Legendary author, poet and actress Maya Angelou, who passed away Wednesday morning at age 86, will be remembered for her uncommon wisdom as much as for her award-winning writing. Deep insight into the African-American experience and a compassionate perspective—combined with a magical way with words—equipped her to weigh in like no other on what it meant to be black in her lifetime, as well as to provide broad, timeless advice. When this phenomenal woman spoke, we listened. And her words on topics from racism to perseverance to the power of love won’t soon be forgotten.
“It is time for parents to teach young people early on that in diversity there is beauty and there is strength. We all should know that diversity makes for a rich tapestry, and we must understand that all the threads of that tapestry are equal in value no matter their color.” —Maya Angelou
On the Liberating Power of Love
“I am grateful to have been loved and to be loved now and to be able to love, because that liberates. Love liberates. It doesn’t just hold—that’s ego. Love liberates. It doesn’t bind. Love says, ‘I love you. I love you if you’re in China. I love you if you’re across town. I love you if you’re in Harlem. I love you. I would like to be near you. I’d like to have your arms around me. I’d like to hear your voice in my ear. But that’s not possible now, so I love you. Go.’ ” —Maya Angelou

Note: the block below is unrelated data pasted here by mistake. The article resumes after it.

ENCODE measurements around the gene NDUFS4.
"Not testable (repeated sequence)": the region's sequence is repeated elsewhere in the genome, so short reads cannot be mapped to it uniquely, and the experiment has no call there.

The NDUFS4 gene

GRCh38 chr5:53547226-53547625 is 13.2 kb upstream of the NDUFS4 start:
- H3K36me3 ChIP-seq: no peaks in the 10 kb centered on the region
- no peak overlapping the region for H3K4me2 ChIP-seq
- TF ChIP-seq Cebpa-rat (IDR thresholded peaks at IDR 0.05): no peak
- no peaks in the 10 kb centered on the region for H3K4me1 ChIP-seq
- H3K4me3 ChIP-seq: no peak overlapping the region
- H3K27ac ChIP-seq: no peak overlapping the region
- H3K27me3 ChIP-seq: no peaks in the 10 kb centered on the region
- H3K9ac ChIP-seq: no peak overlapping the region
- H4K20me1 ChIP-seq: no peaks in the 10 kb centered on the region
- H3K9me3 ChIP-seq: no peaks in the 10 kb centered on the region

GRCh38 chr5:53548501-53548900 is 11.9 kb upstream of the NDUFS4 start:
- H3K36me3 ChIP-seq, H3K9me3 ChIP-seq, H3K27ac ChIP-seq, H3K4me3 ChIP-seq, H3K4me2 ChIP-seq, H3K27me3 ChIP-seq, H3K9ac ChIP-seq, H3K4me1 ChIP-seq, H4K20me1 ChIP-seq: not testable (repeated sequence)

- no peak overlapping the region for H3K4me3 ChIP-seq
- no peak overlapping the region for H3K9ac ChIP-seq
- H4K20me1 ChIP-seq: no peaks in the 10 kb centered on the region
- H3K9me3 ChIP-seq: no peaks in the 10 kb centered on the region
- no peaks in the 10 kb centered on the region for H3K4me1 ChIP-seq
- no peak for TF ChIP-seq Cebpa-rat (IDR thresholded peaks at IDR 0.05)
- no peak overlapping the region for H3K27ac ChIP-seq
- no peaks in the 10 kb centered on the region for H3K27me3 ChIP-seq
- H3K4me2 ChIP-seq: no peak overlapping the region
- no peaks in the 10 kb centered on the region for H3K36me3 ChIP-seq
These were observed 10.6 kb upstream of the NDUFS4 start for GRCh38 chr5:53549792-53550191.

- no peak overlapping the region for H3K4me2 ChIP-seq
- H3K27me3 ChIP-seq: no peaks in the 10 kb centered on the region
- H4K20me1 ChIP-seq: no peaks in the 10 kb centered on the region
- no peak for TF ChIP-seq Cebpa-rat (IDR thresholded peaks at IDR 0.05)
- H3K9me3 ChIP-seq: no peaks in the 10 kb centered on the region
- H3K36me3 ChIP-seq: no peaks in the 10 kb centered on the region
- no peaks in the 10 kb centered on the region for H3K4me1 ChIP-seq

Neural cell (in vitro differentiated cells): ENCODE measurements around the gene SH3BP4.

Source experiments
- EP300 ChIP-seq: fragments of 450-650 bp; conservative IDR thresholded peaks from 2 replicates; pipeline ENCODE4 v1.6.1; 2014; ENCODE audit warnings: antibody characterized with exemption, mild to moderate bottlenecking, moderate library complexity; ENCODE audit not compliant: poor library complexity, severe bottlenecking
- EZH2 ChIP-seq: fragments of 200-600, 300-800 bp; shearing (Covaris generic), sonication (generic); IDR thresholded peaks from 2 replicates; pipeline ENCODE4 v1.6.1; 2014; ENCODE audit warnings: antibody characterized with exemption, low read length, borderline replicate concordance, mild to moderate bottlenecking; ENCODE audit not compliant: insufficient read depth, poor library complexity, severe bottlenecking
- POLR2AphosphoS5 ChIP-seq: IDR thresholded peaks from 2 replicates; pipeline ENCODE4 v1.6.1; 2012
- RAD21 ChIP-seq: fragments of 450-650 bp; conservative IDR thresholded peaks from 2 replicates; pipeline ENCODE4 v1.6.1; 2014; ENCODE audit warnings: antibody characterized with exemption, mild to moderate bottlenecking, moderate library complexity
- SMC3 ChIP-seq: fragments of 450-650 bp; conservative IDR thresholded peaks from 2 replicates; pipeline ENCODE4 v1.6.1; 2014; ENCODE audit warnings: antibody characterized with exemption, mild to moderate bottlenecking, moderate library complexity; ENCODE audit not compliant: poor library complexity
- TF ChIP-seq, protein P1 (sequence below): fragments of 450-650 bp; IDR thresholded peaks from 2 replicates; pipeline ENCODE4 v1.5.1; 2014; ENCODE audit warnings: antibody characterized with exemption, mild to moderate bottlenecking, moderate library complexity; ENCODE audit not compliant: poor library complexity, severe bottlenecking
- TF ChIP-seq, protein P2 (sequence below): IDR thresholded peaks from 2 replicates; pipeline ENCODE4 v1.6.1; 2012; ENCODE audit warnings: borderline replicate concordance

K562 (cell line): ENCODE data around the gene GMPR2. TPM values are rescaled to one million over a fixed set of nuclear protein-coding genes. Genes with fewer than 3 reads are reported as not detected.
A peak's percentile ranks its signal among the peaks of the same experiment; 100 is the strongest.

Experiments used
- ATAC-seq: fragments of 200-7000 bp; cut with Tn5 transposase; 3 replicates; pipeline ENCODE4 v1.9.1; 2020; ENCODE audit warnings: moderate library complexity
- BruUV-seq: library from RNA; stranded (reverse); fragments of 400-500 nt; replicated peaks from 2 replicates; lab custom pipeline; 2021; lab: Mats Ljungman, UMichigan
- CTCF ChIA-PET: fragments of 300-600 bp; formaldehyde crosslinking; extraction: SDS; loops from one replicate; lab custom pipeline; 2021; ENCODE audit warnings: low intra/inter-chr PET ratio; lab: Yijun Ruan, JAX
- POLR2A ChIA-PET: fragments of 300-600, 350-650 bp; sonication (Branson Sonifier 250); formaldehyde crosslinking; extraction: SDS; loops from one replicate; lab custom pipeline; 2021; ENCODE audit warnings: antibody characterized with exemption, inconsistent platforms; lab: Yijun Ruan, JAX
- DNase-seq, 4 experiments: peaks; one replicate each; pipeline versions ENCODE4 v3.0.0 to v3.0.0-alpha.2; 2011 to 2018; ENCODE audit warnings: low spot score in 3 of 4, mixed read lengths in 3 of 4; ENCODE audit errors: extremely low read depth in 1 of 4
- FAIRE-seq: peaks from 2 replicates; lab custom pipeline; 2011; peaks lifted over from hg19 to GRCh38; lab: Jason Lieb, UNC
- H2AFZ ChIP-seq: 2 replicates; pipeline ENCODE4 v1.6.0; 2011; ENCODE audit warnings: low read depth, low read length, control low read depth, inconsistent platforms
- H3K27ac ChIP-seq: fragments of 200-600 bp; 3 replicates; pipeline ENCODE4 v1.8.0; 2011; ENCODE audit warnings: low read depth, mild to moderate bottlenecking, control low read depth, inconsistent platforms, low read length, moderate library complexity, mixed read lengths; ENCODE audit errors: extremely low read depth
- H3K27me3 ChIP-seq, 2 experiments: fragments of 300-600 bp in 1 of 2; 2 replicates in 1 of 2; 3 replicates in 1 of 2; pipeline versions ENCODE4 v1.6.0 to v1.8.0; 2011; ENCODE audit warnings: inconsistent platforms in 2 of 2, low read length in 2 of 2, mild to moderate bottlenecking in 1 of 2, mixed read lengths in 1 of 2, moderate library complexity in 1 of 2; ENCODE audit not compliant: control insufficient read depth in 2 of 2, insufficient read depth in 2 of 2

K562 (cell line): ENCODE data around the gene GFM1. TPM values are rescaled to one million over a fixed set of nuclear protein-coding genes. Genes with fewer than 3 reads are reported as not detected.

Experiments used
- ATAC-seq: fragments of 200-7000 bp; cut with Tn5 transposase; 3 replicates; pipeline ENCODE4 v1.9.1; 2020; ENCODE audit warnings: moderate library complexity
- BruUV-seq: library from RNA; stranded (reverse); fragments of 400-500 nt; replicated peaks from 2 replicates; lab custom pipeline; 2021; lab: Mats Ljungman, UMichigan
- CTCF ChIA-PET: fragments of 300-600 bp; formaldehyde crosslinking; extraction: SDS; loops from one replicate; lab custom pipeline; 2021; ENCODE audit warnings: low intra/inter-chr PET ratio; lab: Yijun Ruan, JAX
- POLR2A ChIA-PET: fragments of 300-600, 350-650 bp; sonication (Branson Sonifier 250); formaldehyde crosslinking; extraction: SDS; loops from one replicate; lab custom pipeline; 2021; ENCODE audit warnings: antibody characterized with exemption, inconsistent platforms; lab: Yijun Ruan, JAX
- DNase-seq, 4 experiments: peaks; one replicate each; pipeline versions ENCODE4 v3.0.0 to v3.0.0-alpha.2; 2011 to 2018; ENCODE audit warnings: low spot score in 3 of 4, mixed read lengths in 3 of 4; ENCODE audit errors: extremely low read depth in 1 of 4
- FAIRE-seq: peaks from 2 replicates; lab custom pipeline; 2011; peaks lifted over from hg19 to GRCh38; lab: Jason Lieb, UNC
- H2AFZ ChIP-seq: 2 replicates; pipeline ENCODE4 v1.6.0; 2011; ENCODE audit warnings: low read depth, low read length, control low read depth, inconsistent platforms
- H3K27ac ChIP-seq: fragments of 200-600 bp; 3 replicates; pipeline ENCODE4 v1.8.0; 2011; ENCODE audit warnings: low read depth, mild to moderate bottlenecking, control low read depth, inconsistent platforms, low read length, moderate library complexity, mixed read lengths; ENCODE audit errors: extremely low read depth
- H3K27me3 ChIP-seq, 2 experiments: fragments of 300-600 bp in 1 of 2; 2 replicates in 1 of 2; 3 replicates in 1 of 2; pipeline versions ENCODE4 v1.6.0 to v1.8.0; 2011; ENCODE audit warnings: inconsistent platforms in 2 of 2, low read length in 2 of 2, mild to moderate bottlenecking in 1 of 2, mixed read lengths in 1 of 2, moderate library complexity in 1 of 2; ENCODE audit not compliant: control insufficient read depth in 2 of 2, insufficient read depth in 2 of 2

On the Intensity of Racism
“The plague of racism is insidious, entering into our minds as smoothly and quietly and invisibly as floating airborne microbes enter into our bodies to find lifelong purchase in our bloodstreams.” —Maya Angelou